How can adversity accelerate mining’s transformation?
Mining and metals companies must act fast to mitigate disruption, and consider how responses will accelerate recovery and build resilience.
This is part of a series of articles relating to the impact of COVID-19 on the mining and metals value chain.
While the outbreak of COVID-19 continues to impact countries and sectors, the mining and metals industry is navigating the effects of the pandemic relatively well. A strong safety culture and deep project management experience have ensured a continued laser focus on the workforce and a mission to keep people safe and connected. Miners are maintaining operations as close to capacity as possible, monitoring the elements of the value chain that could cause disruption, assessing gaps in supply chains and managing liquidity to ensure that no issues arise in the midterm. Companies are also putting investment decisions on hold, reducing capex and nonessential maintenance, and deferring dividend payouts.
Of course, while this is a global crisis, staggered infection rates and different approaches to lockdowns mean that the disruption created by COVID-19 differs across the world. In mainland China, activity is returning to a semblance of normality, while other countries are extending lockdowns. In some countries, mining has been shut down, but in others has been declared an essential service, providing that social distancing and hygiene rules are complied with. Global supply of several commodities is therefore disrupted, and all markets are likely to feel some level of impact from lower global downstream demand.
Exactly how this impact differs across markets and commodities is difficult to pinpoint, but we have considered two scenarios: the first based on the pandemic persisting for 6 to 12 months and the second where the outbreak continues for more than a year. Each scenario considers factors that include how the global economic recovery may unfold and the pandemic’s effect on the demand and price of a broad range of commodities. We’ve included a focus on Asia, given the region’s impact on minerals and metals demand and China’s stimulus into infrastructure investment.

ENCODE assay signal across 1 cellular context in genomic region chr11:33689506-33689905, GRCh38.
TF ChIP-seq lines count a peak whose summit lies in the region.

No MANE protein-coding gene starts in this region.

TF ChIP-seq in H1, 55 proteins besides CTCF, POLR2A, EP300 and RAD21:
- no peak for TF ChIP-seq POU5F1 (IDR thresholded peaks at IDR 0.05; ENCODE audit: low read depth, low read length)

The outcomes of the scenarios are broad and uncertain, which is unsurprising considering that the impact of COVID-19 depends on complex factors, including the current reported infection rate, population density, strength of the health system, education levels and institutional capabilities.
In the first scenario, based on the pandemic persisting for 6 to 12 months, the impacts across commodity markets are likely to be mixed:
- Commodities reliant on a higher proportion of Chinese demand, for example, iron ore, coking coal and copper, will be more resilient.
- Copper markets, however, did experience an immediate impact as inventories surged on lower Chinese demand. Now, supply cuts in a number of countries, combined with a return to industrial activity in China, are likely to see a drawdown on inventories and improving prices.
- Base metals will feel the biggest impact due to a heavy reliance on downstream demand, though supply cuts may support prices.
- Thermal coal was struggling to access capital prior to COVID-19 as demand moved to greener energy sources. Declining power demand has put this market under further stress.
- Gold will remain in demand as a safe haven.
The second scenario, where the outbreak continues for more than a year, sees a much longer recovery varying across regions and creating more supply chain disruption. Here, we would expect to see more material reductions in demand and supply shortages, significant workforce disruption and the risk of reinfection. It’s likely that a large number of operations in the mining industry would close or be limited for a number of months and recovering from such an extended period of disruption would be challenging. We may also see the pandemic create a legacy of global protectionism that would create further barriers to international trade.
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